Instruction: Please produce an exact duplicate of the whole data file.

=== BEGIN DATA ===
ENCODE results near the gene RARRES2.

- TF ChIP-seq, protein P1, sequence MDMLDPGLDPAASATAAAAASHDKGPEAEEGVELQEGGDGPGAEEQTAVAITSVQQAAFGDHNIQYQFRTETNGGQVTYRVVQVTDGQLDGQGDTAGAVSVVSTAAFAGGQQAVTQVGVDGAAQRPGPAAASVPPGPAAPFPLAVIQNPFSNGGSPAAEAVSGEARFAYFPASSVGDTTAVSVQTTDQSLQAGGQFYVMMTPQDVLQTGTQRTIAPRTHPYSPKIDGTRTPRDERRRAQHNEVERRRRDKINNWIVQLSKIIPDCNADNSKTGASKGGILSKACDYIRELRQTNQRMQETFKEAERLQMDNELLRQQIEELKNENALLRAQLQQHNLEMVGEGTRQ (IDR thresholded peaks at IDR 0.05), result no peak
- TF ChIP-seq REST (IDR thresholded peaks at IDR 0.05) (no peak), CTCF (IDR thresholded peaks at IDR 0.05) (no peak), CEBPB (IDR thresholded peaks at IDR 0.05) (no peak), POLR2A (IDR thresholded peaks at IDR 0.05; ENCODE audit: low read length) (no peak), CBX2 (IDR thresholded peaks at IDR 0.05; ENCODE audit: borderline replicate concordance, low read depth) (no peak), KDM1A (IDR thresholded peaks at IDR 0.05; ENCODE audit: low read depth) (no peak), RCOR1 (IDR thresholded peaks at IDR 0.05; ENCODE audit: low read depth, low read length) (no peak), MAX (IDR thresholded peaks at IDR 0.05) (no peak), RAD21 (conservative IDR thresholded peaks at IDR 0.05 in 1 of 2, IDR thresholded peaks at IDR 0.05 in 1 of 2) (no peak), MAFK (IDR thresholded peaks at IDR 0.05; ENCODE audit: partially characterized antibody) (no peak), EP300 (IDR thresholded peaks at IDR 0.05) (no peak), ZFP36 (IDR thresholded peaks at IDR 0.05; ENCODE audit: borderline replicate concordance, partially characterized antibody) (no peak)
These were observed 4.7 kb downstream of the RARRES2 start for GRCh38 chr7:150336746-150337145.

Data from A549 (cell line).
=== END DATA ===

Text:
ENCODE results near the gene RARRES2.

- TF ChIP-seq, protein P1, sequence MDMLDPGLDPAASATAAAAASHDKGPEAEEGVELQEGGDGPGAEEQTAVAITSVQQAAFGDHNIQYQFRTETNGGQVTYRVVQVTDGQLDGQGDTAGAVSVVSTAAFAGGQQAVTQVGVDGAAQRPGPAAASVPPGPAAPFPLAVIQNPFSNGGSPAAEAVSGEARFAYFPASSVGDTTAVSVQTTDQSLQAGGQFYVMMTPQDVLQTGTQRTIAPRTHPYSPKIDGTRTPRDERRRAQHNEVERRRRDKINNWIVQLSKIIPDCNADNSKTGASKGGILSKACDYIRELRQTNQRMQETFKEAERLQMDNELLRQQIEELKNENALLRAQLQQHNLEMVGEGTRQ (IDR thresholded peaks at IDR 0.05), result no peak
- TF ChIP-seq REST (IDR thresholded peaks at IDR 0.05) (no peak), CTCF (IDR thresholded peaks at IDR 0.05) (no peak), CEBPB (IDR thresholded peaks at IDR 0.05) (no peak), POLR2A (IDR thresholded peaks at IDR 0.05; ENCODE audit: low read length) (no peak), CBX2 (IDR thresholded peaks at IDR 0.05; ENCODE audit: borderline replicate concordance, low read depth) (no peak), KDM1A (IDR thresholded peaks at IDR 0.05; ENCODE audit: low read depth) (no peak), RCOR1 (IDR thresholded peaks at IDR 0.05; ENCODE audit: low read depth, low read length) (no peak), MAX (IDR thresholded peaks at IDR 0.05) (no peak), RAD21 (conservative IDR thresholded peaks at IDR 0.05 in 1 of 2, IDR thresholded peaks at IDR 0.05 in 1 of 2) (no peak), MAFK (IDR thresholded peaks at IDR 0.05; ENCODE audit: partially characterized antibody) (no peak), EP300 (IDR thresholded peaks at IDR 0.05) (no peak), ZFP36 (IDR thresholded peaks at IDR 0.05; ENCODE audit: borderline replicate concordance, partially characterized antibody) (no peak)
These were observed 4.7 kb downstream of the RARRES2 start for GRCh38 chr7:150336746-150337145.

Data from A549 (cell line).